REPENTANCE: Legal vs. True

Repentance

Grant Swart

If our forgiveness was dependent on what we as sinners could do (or refrain from doing), in order to repent, who would be so bold as to claim that they could achieve it sufficiently as to gain recognition by a perfectly Holy God? Is repentance something we can and should do in order to be saved, or is repentance a gift granted to those who are saved by God?

All too often one hears the instruction issuing forth from religious zealots: “You must repent, you must turn from your sin, you must turn to God, or…!”. In my country, as I suppose it is in many others, many will-worshipping churches have coined a new favourite phrase: “Turn or burn!”, and in some Afrikaans congregations the translated phrase, “Draai of braai”, is bandied about with even more self-righteous enthusiasm. As if it were simply up to the listener to do the turning, and God will have no choice but to accept those who turn!

Those who do not have Christ, hear these warnings and are left terrified by their own inability to do what the preacher expects of them. They have heard the stern instructions, but have no understanding of it, no idea of where to start, or how to go about this seemingly impossible task. How can they turn to God when they do not know Him, do not know where He is, or who He is? How could they possibly repent without God’s help and without the guidance of His Holy Spirit? Continue reading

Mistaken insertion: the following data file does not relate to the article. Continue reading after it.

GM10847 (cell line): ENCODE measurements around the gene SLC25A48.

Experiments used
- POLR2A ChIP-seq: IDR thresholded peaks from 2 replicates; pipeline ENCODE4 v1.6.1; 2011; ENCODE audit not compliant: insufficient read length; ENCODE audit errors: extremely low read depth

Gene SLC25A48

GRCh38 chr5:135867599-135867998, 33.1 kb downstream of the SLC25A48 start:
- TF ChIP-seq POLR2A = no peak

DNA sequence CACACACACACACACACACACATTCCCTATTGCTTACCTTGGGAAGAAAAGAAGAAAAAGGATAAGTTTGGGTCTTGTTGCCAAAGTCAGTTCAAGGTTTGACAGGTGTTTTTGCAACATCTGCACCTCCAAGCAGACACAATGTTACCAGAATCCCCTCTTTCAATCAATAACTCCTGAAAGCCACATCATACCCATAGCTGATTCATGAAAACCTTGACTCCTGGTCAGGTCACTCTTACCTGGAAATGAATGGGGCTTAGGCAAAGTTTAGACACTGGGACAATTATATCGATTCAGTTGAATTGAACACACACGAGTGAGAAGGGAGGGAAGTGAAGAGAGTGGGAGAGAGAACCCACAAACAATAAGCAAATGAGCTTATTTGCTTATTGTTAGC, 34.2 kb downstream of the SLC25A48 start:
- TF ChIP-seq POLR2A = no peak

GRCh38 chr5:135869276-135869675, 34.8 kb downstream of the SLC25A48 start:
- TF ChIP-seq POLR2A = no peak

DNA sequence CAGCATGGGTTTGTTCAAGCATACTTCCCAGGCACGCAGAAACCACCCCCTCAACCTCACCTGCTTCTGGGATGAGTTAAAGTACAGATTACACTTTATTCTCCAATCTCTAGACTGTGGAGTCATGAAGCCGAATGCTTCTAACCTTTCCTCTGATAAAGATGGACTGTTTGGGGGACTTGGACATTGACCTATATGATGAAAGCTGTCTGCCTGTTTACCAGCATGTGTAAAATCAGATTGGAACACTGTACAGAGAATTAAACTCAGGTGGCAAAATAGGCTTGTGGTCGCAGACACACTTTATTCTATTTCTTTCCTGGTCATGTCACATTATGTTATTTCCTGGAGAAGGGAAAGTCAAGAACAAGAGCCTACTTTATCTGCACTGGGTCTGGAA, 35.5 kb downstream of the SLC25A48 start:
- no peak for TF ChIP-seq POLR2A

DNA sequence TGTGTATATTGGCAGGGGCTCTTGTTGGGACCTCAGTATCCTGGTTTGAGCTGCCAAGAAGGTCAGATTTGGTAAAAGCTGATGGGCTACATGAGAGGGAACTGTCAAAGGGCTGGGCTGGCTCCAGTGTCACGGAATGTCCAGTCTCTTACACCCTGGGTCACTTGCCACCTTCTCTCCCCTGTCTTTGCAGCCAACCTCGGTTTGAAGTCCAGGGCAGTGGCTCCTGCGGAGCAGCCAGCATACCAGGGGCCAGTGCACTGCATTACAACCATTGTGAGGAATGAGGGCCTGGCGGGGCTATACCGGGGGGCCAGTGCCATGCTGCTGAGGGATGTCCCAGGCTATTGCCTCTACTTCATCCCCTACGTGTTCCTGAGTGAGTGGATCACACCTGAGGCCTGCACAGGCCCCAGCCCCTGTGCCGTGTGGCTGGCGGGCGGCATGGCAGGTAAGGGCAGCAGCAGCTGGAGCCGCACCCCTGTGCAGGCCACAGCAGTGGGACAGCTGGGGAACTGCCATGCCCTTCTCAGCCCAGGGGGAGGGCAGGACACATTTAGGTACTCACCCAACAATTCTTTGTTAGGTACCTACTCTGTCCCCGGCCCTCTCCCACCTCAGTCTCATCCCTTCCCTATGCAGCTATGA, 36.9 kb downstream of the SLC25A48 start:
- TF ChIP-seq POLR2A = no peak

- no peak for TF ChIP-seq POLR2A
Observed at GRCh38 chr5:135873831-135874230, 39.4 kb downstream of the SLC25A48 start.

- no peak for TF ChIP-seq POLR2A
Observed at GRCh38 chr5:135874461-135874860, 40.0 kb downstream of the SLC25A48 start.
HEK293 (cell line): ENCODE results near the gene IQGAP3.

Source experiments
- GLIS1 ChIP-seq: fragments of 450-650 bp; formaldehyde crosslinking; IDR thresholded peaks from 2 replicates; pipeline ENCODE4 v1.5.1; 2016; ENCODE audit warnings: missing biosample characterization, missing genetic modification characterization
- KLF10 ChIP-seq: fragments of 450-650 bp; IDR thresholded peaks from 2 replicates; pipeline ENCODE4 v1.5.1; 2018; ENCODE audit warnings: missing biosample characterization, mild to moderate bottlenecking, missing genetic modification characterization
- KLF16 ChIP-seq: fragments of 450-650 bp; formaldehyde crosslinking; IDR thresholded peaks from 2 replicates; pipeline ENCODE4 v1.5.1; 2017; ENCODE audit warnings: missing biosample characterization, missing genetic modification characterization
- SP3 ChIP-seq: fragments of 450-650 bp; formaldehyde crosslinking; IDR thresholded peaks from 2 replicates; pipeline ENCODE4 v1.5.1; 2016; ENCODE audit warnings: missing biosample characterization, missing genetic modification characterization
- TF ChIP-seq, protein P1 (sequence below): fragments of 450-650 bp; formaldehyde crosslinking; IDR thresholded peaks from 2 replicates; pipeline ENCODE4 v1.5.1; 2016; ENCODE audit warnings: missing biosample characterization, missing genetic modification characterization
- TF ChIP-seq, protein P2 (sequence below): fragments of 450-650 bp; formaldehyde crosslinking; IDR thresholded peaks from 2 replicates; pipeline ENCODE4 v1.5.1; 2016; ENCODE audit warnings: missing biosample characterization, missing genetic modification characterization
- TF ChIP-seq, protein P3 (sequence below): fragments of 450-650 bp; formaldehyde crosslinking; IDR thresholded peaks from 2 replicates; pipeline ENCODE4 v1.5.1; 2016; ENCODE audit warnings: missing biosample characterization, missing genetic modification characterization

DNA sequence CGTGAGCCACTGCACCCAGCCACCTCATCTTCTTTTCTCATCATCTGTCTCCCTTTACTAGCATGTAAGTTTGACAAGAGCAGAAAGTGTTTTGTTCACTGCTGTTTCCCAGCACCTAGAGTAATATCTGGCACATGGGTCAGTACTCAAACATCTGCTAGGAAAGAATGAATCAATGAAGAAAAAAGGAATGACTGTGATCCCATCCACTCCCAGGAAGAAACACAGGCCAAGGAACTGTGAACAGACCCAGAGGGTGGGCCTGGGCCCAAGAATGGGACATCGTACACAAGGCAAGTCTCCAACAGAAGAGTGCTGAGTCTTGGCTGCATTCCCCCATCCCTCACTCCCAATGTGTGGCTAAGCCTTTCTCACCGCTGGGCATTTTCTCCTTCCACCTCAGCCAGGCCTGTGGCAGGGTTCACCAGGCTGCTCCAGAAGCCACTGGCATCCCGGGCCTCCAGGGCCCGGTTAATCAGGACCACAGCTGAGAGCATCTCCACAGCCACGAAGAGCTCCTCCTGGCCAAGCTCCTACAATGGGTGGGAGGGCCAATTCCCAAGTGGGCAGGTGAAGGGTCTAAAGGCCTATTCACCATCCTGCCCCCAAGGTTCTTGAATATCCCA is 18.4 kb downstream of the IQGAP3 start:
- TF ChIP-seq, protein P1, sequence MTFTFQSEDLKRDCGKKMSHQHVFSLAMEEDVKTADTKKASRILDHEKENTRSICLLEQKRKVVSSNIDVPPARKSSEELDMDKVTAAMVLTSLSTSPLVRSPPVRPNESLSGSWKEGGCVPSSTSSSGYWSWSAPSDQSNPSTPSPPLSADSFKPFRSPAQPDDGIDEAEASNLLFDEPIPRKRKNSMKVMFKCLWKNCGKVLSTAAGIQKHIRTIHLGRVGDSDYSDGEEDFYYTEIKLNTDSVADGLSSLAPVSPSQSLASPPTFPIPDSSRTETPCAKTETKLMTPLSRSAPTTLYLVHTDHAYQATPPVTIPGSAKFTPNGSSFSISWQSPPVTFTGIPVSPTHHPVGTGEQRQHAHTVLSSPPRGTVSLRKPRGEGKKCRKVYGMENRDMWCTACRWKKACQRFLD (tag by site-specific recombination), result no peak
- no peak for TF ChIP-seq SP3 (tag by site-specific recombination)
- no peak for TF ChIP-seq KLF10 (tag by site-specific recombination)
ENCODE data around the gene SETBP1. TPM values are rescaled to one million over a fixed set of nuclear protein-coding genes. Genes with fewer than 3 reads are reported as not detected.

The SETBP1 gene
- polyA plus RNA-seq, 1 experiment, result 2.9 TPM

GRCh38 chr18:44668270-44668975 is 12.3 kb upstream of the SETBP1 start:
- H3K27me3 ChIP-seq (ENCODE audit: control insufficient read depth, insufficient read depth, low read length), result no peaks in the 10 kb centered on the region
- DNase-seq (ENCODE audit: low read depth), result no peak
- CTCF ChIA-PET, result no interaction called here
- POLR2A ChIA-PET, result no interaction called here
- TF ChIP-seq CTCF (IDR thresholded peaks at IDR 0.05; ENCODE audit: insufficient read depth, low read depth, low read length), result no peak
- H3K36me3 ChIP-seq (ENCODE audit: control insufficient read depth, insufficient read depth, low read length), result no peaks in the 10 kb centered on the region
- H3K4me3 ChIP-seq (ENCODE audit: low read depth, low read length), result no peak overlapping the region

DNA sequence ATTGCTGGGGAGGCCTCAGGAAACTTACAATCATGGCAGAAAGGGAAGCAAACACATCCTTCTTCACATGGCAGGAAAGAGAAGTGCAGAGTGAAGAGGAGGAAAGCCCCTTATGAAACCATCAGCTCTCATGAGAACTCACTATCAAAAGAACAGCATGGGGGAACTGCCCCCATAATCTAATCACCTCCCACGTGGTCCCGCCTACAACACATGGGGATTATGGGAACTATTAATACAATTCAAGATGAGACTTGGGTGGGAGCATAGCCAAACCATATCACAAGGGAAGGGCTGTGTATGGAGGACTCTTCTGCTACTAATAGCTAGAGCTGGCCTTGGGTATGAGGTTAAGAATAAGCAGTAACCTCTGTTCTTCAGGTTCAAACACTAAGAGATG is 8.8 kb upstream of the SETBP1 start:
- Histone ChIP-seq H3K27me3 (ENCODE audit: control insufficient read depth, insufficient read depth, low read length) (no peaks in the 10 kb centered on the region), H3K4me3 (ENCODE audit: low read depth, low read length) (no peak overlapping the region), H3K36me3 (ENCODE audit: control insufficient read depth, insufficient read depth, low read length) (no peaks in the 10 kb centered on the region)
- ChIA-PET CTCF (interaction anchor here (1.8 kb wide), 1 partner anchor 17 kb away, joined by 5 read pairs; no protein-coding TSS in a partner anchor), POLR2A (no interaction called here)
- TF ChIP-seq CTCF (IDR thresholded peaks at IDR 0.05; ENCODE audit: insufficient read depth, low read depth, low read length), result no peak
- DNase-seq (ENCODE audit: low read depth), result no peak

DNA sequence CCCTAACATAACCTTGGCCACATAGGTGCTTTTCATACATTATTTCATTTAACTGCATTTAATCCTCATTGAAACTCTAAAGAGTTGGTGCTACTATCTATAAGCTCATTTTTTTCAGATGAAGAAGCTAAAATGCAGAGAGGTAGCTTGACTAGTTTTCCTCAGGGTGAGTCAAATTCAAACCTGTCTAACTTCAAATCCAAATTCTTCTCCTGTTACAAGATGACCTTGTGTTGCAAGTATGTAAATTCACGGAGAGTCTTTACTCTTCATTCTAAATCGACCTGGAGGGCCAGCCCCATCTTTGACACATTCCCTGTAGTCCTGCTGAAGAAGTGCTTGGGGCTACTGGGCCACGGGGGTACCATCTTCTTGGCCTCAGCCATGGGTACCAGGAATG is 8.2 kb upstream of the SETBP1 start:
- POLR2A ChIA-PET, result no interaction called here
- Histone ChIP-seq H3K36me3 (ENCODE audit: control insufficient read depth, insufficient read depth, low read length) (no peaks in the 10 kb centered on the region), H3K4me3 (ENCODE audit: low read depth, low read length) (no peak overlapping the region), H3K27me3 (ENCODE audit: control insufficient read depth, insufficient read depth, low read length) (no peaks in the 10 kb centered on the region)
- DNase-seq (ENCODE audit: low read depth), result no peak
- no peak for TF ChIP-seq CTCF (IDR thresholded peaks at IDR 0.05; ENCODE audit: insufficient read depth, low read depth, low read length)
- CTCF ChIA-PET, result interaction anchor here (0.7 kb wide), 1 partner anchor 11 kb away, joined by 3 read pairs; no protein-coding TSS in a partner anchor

What’s wrong with situation ethics?

By : Dr Paul M Elliot

What’s wrong with situation ethics?

Situation ethics is an outcome-based philosophy, but it is based on a faulty idea of “desirable outcomes” that leads to sin and death. Situation ethics isn’t new. It’s as old as the Fall of Man.

“How Can it Be Wrong…?”

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Enemies of Humility: Partisanship

John MacArthur – Grace to You

“. . . That no one of you might become arrogant in behalf of one against the other.”
1 Corinthians 4:6

Genuine humility among Christians will leave no room for arrogant partisanship.

The Corinthian church was a notorious illustration of the sin of partisanship among believers. Its partisanship—some members claimed allegiance to Paul, some to Apollos, and some to Cephas (Peter)—was essentially caused by pride. Paul, as author of 1 Corinthians, vigorously opposed such pride of divisions, as Apollos and Peter would have.

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